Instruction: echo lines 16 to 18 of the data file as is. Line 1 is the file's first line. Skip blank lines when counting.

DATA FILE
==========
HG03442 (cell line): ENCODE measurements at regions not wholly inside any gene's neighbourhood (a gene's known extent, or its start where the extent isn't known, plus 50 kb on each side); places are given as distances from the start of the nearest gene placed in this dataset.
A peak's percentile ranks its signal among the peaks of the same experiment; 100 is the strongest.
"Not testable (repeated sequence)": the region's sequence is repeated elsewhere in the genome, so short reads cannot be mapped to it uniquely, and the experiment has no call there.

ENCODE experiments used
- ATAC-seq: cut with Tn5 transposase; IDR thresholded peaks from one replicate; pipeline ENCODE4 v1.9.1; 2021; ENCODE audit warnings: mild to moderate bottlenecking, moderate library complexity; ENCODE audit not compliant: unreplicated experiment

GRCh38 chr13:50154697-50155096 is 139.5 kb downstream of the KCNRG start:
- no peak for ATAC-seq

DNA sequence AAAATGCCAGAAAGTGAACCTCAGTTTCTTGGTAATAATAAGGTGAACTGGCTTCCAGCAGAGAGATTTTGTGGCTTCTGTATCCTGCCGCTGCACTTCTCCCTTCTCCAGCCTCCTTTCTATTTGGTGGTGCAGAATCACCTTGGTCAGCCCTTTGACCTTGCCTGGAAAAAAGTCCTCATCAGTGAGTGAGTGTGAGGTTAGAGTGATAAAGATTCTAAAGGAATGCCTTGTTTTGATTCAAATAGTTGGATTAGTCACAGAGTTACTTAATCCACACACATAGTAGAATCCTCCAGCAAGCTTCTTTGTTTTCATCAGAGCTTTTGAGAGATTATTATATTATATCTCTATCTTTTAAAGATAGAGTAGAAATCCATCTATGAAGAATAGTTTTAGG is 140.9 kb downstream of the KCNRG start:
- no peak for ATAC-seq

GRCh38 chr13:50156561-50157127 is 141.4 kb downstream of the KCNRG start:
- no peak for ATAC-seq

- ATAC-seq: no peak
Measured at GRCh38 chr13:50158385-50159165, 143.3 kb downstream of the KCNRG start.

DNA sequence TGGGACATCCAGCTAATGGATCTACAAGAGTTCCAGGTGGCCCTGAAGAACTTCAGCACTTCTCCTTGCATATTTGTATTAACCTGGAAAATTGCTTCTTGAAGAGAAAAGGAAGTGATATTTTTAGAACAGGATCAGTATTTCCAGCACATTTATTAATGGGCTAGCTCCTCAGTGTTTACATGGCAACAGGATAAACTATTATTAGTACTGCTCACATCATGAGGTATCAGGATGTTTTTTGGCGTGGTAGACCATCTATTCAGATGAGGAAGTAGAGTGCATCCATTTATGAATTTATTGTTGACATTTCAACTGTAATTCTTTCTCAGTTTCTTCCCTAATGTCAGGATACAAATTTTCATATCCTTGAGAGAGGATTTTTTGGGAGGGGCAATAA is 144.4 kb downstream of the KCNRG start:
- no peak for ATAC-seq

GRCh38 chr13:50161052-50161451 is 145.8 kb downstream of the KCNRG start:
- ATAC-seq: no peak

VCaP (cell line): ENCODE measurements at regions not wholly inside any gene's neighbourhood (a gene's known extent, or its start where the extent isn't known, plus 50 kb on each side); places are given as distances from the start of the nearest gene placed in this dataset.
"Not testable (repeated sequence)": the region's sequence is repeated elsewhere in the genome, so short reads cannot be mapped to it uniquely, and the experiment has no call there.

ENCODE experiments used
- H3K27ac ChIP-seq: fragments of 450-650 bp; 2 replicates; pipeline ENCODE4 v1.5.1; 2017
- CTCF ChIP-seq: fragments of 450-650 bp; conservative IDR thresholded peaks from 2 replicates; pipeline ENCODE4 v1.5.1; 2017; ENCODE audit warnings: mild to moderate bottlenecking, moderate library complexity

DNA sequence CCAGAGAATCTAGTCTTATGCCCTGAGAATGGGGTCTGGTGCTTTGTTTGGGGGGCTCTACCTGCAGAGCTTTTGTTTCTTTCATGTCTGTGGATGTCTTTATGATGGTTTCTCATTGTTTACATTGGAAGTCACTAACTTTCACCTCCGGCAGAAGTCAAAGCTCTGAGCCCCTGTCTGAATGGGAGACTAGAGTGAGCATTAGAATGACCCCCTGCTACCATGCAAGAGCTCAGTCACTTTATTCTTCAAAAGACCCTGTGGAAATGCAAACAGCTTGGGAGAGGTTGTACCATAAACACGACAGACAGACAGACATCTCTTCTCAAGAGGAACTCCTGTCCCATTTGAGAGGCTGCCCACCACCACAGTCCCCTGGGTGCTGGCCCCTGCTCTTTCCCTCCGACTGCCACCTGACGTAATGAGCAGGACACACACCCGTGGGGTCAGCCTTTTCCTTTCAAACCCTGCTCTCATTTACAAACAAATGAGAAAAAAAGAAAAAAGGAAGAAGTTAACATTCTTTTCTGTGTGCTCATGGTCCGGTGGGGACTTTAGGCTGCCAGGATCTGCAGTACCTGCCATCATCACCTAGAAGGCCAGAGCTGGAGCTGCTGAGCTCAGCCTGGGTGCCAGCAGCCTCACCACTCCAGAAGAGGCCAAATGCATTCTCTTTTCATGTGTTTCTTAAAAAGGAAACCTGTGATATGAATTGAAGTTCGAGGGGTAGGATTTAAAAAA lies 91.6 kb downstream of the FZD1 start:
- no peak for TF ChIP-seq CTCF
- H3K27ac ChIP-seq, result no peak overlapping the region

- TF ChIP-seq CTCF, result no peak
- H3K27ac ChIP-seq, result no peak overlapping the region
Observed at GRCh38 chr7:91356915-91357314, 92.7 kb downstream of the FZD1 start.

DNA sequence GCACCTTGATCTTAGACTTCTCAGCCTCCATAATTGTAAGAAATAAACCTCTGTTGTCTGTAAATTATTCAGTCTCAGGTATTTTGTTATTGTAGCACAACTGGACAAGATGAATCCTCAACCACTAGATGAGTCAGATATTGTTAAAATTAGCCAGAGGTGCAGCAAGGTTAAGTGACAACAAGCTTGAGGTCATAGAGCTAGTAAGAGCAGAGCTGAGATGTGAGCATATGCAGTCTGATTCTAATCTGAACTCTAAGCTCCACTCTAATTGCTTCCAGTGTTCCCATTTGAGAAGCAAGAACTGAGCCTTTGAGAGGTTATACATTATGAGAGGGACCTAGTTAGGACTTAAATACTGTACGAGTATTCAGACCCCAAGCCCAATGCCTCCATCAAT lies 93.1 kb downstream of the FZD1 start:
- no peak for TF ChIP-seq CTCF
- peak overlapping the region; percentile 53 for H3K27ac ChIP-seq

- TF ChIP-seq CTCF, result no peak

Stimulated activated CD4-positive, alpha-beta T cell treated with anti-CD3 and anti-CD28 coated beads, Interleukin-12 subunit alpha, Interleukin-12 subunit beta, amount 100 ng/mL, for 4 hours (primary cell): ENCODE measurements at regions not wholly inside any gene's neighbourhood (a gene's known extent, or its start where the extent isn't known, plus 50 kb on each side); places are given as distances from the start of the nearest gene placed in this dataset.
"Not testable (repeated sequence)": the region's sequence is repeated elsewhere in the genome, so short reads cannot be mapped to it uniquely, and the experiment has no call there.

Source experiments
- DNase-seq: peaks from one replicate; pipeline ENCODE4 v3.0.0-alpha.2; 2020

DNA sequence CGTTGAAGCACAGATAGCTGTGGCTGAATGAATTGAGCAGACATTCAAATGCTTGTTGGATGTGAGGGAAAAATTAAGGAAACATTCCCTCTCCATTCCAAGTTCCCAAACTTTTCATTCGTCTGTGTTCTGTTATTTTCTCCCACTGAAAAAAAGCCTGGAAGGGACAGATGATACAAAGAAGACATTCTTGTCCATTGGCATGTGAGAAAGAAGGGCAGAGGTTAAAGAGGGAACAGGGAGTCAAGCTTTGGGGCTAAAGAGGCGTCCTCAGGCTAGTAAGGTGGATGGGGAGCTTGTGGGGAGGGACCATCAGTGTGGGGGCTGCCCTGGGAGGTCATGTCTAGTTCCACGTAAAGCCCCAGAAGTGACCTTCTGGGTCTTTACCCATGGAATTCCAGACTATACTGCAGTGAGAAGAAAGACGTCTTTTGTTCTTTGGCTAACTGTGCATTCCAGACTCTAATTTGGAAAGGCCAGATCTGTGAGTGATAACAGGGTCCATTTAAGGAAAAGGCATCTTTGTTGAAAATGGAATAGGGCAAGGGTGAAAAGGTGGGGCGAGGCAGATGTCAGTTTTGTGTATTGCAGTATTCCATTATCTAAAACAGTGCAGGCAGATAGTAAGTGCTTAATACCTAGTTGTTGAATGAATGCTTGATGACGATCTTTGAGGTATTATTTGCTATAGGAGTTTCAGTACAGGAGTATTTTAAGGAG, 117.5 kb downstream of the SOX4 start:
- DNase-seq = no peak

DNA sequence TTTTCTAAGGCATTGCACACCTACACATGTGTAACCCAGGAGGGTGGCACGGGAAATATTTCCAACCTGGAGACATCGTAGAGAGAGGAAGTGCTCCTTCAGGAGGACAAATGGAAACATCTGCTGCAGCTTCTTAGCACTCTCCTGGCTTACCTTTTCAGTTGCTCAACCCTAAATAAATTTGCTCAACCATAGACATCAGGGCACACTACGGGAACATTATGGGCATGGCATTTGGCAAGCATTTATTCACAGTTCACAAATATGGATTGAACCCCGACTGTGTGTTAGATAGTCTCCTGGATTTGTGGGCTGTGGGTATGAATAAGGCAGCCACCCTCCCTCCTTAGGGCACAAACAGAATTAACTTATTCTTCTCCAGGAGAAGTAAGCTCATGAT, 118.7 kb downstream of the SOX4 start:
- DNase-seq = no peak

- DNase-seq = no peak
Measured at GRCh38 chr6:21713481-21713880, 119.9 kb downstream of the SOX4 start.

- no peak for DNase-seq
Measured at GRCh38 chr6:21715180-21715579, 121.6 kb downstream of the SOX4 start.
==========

GRCh38 chr13:50161052-50161451 is 145.8 kb downstream of the KCNRG start:
- ATAC-seq: no peak

VCaP (cell line): ENCODE measurements at regions not wholly inside any gene's neighbourhood (a gene's known extent, or its start where the extent isn't known, plus 50 kb on each side); places are given as distances from the start of the nearest gene placed in this dataset.